night.blind: 03.1.1: 30 June 2005: Paul Hughes.
24 July 2005: Paul Hughes.
Netta White was a good wife.
"Boy Warren," she pointed the kitchen knife at him, "you ask
me again, I'll beat your eyes uncrooked, you hear?"
She hated carrots, but Milo, home not even a day yet from harvest,
loved them. She chopped another, more forcefully than
need be, carving faint lines into the block.
"Taters is dirty, Netta."
"Th'ain't taters, old woman," but Netta looked down and noticed
that she'd chopped a carrot without washing it first.
She was preoccupied-- Milo hadn't come home from the Grange
yet, and somewhere at the back of her mind, something dark and
prickly tickled. She felt ill.
"Milo home from harvest yet, Netta?"
"No-- Yes. He's home. Just gone a vis'ting next
"You've got t'have a good corn broom, Ne--"
"Don't you start with that broom shit, old woman!" Netta
slammed the knife down to the block. Trouble is, her finger
was between the knife's airborne position and its resting place
on the criss-crossed wood. She yelped out at the flare
of pain and watched as blood welled up from the point where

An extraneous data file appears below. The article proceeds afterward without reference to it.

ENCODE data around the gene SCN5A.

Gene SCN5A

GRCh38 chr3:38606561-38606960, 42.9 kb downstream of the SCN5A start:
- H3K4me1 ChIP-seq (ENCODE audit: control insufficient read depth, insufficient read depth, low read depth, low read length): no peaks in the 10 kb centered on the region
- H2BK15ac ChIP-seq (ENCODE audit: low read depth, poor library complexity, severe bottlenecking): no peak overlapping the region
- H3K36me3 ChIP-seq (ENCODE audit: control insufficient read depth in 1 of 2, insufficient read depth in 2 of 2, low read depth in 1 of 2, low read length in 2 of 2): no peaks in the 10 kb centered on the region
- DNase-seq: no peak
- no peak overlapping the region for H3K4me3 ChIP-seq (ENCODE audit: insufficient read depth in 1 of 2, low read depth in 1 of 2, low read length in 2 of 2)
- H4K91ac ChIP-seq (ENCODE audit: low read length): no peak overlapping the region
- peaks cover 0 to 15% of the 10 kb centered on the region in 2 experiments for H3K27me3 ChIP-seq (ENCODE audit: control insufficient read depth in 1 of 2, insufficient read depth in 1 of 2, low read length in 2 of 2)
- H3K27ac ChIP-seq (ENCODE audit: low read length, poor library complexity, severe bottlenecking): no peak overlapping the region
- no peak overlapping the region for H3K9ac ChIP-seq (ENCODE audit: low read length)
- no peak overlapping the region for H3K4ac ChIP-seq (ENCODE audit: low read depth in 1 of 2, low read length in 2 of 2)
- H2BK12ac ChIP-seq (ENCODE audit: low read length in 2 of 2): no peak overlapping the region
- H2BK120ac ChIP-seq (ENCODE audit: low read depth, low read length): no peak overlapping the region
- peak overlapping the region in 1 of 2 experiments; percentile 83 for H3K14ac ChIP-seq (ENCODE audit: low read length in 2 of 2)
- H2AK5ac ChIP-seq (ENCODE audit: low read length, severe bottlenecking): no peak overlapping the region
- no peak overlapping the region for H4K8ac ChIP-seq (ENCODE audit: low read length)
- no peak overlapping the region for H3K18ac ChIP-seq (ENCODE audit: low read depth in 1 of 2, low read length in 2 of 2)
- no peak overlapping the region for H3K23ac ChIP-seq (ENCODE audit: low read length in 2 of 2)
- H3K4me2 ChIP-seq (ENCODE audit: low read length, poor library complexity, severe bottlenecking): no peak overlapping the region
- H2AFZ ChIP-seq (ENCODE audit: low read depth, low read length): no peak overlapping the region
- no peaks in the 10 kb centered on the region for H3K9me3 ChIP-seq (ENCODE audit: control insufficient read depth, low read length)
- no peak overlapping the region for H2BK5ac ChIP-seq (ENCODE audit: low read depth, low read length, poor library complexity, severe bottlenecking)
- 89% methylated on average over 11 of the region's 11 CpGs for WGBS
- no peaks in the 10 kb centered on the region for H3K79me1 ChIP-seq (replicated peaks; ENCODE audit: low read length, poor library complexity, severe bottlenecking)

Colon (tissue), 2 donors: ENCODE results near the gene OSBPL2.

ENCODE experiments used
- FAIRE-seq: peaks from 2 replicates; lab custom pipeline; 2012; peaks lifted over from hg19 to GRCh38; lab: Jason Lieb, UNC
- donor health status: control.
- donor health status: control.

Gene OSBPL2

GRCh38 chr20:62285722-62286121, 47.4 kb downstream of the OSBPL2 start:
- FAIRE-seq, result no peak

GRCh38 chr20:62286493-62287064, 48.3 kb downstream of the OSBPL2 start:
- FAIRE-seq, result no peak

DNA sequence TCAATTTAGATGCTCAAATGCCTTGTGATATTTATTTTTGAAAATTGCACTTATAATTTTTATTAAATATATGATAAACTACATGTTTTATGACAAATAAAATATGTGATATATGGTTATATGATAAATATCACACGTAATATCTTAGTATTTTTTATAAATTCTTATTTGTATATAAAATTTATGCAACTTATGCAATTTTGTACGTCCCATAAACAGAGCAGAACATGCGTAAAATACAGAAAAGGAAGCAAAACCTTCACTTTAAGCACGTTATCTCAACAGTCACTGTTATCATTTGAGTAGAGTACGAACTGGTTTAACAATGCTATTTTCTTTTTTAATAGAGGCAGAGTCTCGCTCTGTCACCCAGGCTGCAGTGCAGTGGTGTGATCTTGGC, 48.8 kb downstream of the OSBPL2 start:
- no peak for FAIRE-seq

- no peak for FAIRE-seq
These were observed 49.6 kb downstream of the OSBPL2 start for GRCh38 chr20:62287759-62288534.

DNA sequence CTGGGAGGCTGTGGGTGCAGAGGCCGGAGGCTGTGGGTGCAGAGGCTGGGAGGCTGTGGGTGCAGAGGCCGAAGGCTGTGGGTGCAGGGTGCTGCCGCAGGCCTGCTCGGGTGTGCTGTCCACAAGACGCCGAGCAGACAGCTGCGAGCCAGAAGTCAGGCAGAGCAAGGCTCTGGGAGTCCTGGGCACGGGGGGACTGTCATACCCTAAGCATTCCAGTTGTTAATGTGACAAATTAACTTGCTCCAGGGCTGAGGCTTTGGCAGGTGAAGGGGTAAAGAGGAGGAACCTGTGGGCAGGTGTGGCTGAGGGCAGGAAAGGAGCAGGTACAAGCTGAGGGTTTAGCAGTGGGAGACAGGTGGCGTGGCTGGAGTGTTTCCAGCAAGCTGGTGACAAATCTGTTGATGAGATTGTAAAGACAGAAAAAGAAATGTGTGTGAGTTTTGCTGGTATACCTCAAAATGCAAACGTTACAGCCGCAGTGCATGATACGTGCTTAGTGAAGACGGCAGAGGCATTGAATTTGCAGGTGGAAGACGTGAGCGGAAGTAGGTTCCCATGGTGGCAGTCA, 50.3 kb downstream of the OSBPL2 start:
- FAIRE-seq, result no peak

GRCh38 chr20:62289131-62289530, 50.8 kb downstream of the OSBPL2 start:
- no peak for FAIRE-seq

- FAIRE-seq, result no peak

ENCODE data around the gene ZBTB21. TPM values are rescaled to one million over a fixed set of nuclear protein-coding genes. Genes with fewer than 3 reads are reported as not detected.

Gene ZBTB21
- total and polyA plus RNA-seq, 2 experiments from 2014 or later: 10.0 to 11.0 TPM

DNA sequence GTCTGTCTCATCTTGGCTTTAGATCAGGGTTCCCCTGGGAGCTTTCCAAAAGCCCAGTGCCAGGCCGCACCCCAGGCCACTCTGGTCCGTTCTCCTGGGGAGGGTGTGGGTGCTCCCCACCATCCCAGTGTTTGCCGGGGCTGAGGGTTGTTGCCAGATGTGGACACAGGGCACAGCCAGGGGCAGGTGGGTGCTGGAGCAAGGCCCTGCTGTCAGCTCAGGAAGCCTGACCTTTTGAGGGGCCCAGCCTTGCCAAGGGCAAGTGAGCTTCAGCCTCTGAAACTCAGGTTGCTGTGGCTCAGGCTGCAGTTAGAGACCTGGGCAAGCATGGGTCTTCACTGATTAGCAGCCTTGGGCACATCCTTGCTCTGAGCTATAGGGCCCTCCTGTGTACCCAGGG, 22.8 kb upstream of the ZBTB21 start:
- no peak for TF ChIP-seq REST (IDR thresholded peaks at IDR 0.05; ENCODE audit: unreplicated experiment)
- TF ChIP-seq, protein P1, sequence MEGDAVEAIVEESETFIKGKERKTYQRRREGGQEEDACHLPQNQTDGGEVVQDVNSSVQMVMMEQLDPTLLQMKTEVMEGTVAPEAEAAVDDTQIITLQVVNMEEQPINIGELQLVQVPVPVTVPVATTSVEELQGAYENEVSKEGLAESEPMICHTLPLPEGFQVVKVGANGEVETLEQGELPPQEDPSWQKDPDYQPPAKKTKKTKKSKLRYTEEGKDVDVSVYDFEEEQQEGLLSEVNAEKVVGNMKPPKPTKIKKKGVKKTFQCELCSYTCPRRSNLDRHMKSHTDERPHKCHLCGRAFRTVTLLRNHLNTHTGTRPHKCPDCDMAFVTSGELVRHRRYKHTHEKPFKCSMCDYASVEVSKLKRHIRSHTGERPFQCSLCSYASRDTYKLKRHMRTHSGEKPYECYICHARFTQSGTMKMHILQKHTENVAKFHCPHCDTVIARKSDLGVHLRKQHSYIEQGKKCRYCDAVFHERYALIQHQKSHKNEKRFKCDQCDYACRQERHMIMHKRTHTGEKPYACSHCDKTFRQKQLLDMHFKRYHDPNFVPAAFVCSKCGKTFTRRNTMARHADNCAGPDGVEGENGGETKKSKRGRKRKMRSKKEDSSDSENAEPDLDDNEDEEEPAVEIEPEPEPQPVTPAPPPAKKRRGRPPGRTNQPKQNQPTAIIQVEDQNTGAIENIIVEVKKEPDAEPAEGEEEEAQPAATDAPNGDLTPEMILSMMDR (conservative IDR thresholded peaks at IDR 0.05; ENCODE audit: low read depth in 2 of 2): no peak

her left index fingertip was suddenly three millimeters shorter.
She bundled her left hand into a dishrag to prevent any more
special seasoning on the chopped carrots.
Boy Warren looked a green shade of brown. He didn't have
a stomach for blood, could barely stand the sight of spaghetti
sauce. God had given him a different kind of brain.
"Just a cut, boy. You sit down next your gramma and don't
think about it. Just a little cut."
The dishrag wasn't exactly soaked through yet.
"Mama..?" It was quiet. Gentle. Her son's
simple mind broke her simple heart daily.
"Ma, you tell Warren about that broom while I get this finger
Louisa Black-White's eyes lit up as brightly as her age and
conditioned allowed, her unnaturally-straight top plate of teeth
and jagged bottom row shining out. You could have parked
a truck in the smile-lines around her eyes, some of which had
formed back when her folk still had to sit in the back and shit
someplace else. She pulled her corn broom close, held
it out to the boy.
As Netta climbed the stairs up to the bathroom and the Band-Aids,
she heard a fading monologue: "Take yuh god-damn Swiffuhs..."
She was worried about Milo.
* * *
Milo was a little worried, himself.
There was something behind Rockland's black eyes as they looked
at Milo's brown suit, a flicker residing somewhere between recognition
She returned his salute, tripped over a word or two before:
He held the salute until she dropped hers. He surveyed
the fruit salad and scrambled eggs of her uniform. "Major
"Jesus. Just--" Her mouth worked over concepts she
couldn't yet vocalize, a big mouthful of saltwater taffy.
He caned over to a utilitarian office chair and watched her
follow. She sat beside him, not behind the desk.
"It's-- I never--"
"Mmhmm." He couldn't help but smile. "Long time,
"We've been here for--"
"--and I never made the connection." She reached to the